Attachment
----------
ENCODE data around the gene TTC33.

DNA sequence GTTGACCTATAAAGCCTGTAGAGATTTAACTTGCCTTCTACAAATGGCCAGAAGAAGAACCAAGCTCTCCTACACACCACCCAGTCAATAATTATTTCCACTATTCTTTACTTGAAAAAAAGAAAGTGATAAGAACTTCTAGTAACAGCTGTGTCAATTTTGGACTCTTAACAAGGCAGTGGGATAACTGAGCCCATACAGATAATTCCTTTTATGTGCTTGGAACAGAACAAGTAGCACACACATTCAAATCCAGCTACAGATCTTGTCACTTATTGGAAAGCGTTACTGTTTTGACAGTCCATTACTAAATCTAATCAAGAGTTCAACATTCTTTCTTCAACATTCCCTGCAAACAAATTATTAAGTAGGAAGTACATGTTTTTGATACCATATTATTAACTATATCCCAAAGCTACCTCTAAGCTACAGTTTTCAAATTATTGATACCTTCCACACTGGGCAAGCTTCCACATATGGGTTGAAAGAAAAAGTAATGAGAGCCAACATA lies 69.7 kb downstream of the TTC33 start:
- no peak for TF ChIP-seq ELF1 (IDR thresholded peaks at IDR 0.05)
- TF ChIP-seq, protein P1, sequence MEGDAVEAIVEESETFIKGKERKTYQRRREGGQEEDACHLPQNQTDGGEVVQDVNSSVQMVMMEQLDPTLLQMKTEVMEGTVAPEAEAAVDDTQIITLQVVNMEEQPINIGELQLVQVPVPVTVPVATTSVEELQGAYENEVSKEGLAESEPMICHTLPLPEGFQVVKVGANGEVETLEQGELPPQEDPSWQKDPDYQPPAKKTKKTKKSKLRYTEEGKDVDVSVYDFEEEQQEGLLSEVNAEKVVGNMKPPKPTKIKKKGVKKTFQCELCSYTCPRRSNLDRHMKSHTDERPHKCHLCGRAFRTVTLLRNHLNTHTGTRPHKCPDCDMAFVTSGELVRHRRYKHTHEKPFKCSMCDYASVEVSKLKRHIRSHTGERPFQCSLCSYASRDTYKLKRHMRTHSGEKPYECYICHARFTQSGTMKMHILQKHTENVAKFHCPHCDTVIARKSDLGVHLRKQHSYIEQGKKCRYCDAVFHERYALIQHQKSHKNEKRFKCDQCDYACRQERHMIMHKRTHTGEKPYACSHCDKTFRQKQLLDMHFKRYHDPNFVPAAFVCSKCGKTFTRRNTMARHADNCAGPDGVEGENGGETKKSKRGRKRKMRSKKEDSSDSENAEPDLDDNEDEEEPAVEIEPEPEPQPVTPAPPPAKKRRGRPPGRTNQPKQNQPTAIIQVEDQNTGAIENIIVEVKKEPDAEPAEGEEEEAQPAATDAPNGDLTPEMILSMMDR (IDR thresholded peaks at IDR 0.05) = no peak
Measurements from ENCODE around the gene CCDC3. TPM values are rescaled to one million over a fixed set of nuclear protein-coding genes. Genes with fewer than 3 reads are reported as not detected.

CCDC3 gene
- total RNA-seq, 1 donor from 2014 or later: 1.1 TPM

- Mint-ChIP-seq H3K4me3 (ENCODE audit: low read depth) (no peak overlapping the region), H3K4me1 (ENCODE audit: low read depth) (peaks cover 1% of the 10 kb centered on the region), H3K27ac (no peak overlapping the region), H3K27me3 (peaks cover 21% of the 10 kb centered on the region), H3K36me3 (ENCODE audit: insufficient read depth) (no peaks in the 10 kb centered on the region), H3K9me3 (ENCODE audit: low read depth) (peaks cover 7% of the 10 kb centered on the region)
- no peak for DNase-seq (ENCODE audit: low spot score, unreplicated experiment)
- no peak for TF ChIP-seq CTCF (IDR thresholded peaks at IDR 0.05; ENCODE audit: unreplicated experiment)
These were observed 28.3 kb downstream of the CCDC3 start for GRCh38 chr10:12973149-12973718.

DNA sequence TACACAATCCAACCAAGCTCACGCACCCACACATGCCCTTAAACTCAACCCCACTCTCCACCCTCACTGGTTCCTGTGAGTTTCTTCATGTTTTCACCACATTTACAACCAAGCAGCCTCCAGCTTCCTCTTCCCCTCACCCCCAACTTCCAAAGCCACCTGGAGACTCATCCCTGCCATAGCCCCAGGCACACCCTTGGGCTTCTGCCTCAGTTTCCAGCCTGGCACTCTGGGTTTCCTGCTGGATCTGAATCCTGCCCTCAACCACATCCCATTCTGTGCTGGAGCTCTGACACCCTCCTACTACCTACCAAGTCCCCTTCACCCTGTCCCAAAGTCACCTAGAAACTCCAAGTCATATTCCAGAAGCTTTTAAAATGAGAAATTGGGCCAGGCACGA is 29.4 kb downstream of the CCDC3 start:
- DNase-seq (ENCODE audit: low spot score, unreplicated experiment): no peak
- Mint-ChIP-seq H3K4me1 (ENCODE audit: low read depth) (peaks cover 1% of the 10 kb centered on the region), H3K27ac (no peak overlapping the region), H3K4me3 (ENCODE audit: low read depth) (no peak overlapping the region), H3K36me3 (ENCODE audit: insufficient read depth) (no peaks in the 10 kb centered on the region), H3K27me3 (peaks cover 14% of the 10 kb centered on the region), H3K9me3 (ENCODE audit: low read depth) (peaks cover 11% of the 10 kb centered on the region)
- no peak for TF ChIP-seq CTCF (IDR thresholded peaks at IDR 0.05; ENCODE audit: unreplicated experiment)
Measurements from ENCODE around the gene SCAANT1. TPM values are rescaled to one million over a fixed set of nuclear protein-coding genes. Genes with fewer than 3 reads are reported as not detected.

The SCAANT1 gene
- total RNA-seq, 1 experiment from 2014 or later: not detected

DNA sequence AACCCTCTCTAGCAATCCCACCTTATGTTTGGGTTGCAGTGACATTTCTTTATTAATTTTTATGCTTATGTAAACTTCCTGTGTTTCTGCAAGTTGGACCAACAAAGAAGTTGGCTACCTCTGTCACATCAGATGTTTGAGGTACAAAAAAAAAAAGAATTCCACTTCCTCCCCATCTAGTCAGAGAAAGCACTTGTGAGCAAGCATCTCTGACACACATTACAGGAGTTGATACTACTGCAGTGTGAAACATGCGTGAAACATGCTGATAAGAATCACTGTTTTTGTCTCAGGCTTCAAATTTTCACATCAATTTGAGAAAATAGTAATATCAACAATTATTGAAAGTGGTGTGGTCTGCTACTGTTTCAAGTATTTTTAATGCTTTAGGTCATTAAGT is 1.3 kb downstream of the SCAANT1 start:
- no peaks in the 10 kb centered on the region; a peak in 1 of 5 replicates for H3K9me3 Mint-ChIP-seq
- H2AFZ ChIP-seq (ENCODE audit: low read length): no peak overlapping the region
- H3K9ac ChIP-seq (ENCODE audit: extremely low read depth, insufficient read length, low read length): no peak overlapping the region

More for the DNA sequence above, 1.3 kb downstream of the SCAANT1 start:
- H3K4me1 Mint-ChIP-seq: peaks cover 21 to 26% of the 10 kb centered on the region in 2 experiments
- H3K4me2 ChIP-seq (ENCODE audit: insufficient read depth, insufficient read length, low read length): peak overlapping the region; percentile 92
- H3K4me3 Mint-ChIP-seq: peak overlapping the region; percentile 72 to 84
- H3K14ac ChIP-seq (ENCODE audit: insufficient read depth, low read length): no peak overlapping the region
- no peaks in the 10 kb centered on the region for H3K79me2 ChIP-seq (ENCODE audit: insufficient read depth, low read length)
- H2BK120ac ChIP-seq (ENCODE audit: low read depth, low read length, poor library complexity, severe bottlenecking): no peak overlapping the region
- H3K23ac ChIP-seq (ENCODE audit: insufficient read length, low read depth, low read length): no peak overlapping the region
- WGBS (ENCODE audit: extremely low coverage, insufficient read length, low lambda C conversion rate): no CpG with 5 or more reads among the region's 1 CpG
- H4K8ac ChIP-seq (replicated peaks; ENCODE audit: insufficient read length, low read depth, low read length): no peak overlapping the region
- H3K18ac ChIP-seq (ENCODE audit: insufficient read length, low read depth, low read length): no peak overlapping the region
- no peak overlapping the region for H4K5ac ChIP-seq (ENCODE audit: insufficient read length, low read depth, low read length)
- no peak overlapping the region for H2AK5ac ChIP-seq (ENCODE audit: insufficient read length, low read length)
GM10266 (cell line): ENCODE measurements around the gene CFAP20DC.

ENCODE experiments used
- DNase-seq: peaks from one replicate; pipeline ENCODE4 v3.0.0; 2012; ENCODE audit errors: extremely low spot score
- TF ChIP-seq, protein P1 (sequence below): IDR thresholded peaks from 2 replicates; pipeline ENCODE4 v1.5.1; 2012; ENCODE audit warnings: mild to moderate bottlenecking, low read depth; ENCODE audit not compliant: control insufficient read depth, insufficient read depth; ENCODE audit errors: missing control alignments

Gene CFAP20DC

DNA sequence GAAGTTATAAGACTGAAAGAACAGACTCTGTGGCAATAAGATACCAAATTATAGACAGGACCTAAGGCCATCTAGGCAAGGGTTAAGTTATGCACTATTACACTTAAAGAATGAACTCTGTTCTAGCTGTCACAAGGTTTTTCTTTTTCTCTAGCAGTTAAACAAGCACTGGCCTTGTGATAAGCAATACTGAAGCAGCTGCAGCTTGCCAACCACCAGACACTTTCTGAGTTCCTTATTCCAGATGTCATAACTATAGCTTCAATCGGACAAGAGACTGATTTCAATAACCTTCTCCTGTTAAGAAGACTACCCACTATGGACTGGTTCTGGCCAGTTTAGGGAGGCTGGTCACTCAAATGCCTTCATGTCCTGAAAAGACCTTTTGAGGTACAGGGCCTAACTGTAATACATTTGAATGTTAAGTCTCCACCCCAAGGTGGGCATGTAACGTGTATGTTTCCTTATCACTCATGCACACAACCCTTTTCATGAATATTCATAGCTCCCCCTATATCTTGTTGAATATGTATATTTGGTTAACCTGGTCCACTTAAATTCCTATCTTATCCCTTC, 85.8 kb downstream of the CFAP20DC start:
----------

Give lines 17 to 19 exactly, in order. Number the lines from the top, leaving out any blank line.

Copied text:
The SCAANT1 gene
- total RNA-seq, 1 experiment from 2014 or later: not detected

DNA sequence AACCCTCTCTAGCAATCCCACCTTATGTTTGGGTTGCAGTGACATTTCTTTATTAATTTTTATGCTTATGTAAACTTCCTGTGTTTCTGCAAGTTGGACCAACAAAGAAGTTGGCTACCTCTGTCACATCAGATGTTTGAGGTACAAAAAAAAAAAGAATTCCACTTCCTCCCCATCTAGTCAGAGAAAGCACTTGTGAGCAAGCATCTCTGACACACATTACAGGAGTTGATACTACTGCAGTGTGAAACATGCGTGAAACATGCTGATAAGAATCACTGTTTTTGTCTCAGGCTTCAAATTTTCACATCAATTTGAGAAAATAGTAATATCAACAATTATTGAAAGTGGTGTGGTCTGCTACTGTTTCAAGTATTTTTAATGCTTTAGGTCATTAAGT is 1.3 kb downstream of the SCAANT1 start: